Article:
Deadly July for our troops

July 28, 2010 8:35:57 PM PDT
It's been a deadly July for Fort Bragg soldiers fighting in Iraq and Afghanistan. More than a dozen North Carolina-based soldiers have died in combat - continuing what is becoming a deadly summer for coalition forces.

On Wednesday, Lt. Gen. Frank Helmick, commander of the 18th Airborne Corps, held a round-table with reporters to talk about the recent deaths and Fort Bragg's response.

Military officials say 57 American service members have died in Afghanistan in July, including at least 13 Fort Bragg soldiers. One more died in Iraq. The soldiers were from the 82nd Airborne Division's 4th Brigade Combat Team and the 20th Engineer Brigade's 27th Engineer Battalion.

The Department of Defense says June was the deadliest month for coalition troops in Afghanistan since the war started in 2001. At least 104 coalition troops - 60 U.S. troops - were killed.

Fort Bragg is one of 35 casualty assistance centers in the Army and handles all soldiers killed in North Carolina. The center helps a soldier's family with paperwork and benefits and trains officers to help families and break the news of a soldier's death.

"I asked him what he wanted and then he said that they needed me to open the door," said Starr Whitten, a military widow. "And I said, 'No, what do you want?' At that moment I knew. They wouldn't have shown up at my house for that ... for anything else but that."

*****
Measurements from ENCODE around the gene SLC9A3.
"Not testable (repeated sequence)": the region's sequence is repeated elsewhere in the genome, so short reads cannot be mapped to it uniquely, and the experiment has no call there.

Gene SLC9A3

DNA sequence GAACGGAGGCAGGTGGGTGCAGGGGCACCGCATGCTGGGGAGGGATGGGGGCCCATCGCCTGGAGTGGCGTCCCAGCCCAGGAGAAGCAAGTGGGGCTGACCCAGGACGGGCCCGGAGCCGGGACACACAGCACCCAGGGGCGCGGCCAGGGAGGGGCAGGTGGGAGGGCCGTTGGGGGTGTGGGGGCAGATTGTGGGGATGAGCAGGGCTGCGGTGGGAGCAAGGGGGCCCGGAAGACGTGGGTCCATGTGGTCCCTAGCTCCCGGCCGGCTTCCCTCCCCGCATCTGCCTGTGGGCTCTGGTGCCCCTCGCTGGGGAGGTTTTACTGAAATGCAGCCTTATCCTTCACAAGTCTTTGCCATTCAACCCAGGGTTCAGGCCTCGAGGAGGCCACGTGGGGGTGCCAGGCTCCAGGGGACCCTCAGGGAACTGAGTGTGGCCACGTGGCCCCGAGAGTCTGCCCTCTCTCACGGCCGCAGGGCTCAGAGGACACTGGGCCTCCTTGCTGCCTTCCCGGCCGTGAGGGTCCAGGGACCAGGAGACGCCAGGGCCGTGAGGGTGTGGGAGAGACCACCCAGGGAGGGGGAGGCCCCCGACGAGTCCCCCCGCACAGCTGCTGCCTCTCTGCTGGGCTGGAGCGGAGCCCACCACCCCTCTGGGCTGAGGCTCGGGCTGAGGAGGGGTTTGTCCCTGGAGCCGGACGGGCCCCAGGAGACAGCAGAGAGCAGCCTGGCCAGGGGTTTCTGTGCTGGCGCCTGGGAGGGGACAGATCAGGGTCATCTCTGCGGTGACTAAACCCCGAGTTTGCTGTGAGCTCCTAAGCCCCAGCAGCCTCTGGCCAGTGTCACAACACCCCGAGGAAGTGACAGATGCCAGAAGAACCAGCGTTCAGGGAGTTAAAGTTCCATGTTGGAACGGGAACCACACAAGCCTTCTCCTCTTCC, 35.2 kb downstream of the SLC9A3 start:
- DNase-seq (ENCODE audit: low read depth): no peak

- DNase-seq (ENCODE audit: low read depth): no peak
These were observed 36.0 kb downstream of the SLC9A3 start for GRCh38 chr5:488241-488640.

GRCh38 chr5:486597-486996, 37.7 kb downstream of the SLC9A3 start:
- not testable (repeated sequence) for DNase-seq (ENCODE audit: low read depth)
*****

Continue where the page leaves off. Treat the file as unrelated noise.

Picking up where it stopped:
All soldiers, sergeant first class and above, must go through the two-day training so they can help the families of fallen soldiers.

"The wife asked me three questions when I told her husband died, where is the body, was he in pain, and how can I raise a daughter without a father," said Helmick, referring to when he was a casualty assistance officer.

Besides training casualty assistance officers, the post has created volunteer care and comfort support teams to help widows with everything from walking the dog to washing dishes and built a support center dedicated to surviving spouses.

"We make sure that the family is taken care of not just during the grieving process and accompaniment to funerals, it's a process that goes all the way to the end," said Sgt. 1st Class Felix Serra, who has been in the Army 17 years and has been a casualty assistance officer several times.

Widow Shelia Harriman says it's a far cry from when her husband, Stan, was killed. He was one of the first American casualties in Afghanistan. Harriman says when he died, his military pay and many benefits stopped.

"It's still tough to look back at it my biggest concern was what's going to happen to me and my children are we going to be able to keep our house, I almost lost our house," she said.

Harriman says she eventually got the help and support her family needed.

Fort Bragg has almost 2,000 surviving spouses, parents and children in its database and formed the Fort Bragg Survivor Outreach Services to help widows find a community where they feel comfortable.

"If we didn't have those types of people, it could have been ... the emotional impact could have been much worse," said Maj. Fred Dela Cruz with the 82nd Airbore Division.

Classifieds | Report A Typo |  Send Tip |  Get Alerts | Most Popular
Follow @abc11 on Twitter  |  Become a fan on Facebook


Load Comments